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Ripped upholstery, torn furniture, scratched floors…you look at your dog’s nails and want to nip the problem in the paws.
Follow this simple list of how-tos, and ready yourself for everything from choosing your clippers to how to stop a dog’s nail from bleeding (just in case).
Should you feel selfish for wanting to clip those nails? The answer is no: domesticated dogs need their nails trimmed for healthy living. Very active dogs may wear nails down naturally, but it’s not the norm. They need your expertise—which means it’s time to become an expert.
Perhaps your nightmare consists of a whimpering dog, trembling human with clippers in hand, and blood everywhere. Do you fear hurting your precious pooch? It’s understandable to worry about the responsibility of cutting a canine companion, but overcoming this skittishness is essential for caring dog lovers.
Nail trimming involves a lot of paw handling, so the more accustomed a young pup is with someone holding their ankles and touching their toes, the better. This acclimates them early and makes nail trimming seem less intrusive later.
By Bruce from San Francisco (living hand to paw) [CC-BY-2.0 (http://creativecommons.org/licenses/by/2.0)], via Wikimedia Commons
Not only will your pooch appreciate some attention and activity beforehand, it sets a happy mood and uses up lots of energy. An exhausted dog is less restless and resistant.
Best practices suggest you, on the floor with your furry friend, is the ideal arrangement. Sitting in a chair and having them hold up paws isn’t as successful. Sitting alongside allows you to be closer and be reassuring.
Flat clippers for human nails aren’t just the wrong shape for your dog, they more easily hurt and damage your dog’s nails. Guillotine clippers are the perfect size and shape to cleanly cut through a dog’s nail.
You’ve got the right clippers, now make sure they’re sharp. Dull clippers squeeze and cause unnecessary pain—something no dog lover wants. Learn how to sharpen your clippers or replace them periodically.
For a dog that has had one too many bad experience with trims, or if you feel like you aren’t comfortable with clipping yourself, try one of the many dremel-like rotary sanders to painlessly grind excess nail away.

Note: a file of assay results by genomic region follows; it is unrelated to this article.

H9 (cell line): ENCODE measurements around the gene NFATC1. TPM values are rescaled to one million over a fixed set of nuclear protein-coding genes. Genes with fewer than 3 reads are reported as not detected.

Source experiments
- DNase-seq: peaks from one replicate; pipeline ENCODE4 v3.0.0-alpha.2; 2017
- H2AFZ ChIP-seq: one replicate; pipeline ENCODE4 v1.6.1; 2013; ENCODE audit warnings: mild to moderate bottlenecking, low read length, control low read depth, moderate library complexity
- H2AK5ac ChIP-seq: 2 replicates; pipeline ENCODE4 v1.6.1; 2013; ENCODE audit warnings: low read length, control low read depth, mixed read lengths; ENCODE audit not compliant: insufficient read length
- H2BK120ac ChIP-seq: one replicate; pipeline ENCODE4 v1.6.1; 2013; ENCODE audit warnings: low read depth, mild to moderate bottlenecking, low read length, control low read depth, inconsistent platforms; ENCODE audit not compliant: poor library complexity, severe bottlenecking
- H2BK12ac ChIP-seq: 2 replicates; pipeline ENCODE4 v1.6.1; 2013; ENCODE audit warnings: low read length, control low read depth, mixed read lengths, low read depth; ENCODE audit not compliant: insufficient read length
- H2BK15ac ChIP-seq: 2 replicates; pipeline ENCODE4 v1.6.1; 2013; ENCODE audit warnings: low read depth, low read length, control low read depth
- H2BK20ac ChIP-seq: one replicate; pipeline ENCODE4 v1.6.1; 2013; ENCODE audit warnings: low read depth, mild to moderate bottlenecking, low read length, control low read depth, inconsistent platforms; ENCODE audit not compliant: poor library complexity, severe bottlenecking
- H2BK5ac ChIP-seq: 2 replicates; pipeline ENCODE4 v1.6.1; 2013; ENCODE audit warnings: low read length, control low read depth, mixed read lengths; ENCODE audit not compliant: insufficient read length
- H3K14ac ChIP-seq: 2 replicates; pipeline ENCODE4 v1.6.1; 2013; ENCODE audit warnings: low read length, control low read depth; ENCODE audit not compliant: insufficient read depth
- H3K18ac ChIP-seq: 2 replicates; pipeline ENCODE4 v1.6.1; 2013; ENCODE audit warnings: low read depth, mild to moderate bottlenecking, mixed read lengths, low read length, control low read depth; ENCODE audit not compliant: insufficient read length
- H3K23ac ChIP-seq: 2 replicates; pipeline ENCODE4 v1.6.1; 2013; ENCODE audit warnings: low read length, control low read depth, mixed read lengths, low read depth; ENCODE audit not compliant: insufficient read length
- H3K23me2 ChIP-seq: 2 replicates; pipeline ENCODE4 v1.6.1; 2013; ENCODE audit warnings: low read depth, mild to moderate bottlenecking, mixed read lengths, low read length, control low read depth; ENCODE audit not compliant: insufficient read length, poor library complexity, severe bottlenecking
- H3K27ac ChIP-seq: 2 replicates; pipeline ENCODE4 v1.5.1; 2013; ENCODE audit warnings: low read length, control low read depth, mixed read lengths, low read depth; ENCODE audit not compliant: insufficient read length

If you look annoyed, that frown might turn the experience upside down. Supplies for trimming should include treats, for the end of the session or perhaps after each paw. If mild irritation ends in reward, they’ll be more likely to endure.
Two paws in and your four-legged friend is frustrated: what do you do? Give them a treat and call it a day. This is a case where it’s better to leave a job unfinished, end positive, and resume later. Focus on the long game and keep trimming time as a positive (or at least neutral) experience.
If your dog has dark nails, you can’t see the quick: a bundle of nerves and blood vessels inside the nail. The pinkish-colored quick inside the nail may be visible in lighter nails, but in either case it’s not hard to nick it. If this happens, take a deep breath and be strong for your dog. Punishing yourself with negative talk or attitude will negatively impact your pet, who needs you to demonstrate a cool disposition.
Plan for this as a matter of course before you start each nail trimming session
- If a nail bleeds, apply styptic powder. This will sting, so be ready to comfort your dog for a second “ouch.”
- No styptic powder or pencil? Home remedies abound: you can use a little corn starch with baking powder. Dipping in flour also works in a pinch, helping staunch bleeding and promoting coagulation.
- It should cease bleeding in about five minutes, after which you can examine and see if you should bandage, or put a doggy sock on to prevent licking or infection. Clean with a damp cloth.
- If bleeding persists, contact your vet.
Most dogs have dewclaws around one to four inches up on their leg, but if you’re focused on the paw you might forget. Make sure these are trimmed as they are the most likely to snag, tear, and bleed.
After the first trim, check weekly to see how your dog’s nails grow. Most dogs need nail trimming every 2-4 weeks, so you’ll need to customize this for your canine and keep a calendar of clipping.
Though it might seem contrary to nature, don’t apologize! Seriously, if you make a big deal about discomfort and use that apologetic tone, they’ll start associating negativity with the general experience. Be strong and remain reassuring, confident this routine maintenance for your dog is an act of loving service.